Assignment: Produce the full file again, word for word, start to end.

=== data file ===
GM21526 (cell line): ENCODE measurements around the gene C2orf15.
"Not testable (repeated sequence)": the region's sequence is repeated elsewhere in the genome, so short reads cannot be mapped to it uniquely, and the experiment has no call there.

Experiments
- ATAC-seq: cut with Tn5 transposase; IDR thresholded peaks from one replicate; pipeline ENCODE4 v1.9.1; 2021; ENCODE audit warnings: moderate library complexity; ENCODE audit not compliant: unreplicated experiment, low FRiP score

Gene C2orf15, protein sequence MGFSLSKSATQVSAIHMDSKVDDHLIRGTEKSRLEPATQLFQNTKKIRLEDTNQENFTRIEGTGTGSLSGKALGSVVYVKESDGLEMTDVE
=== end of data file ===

GM21526 (cell line): ENCODE measurements around the gene C2orf15.
"Not testable (repeated sequence)": the region's sequence is repeated elsewhere in the genome, so short reads cannot be mapped to it uniquely, and the experiment has no call there.

Experiments
- ATAC-seq: cut with Tn5 transposase; IDR thresholded peaks from one replicate; pipeline ENCODE4 v1.9.1; 2021; ENCODE audit warnings: moderate library complexity; ENCODE audit not compliant: unreplicated experiment, low FRiP score

Gene C2orf15, protein sequence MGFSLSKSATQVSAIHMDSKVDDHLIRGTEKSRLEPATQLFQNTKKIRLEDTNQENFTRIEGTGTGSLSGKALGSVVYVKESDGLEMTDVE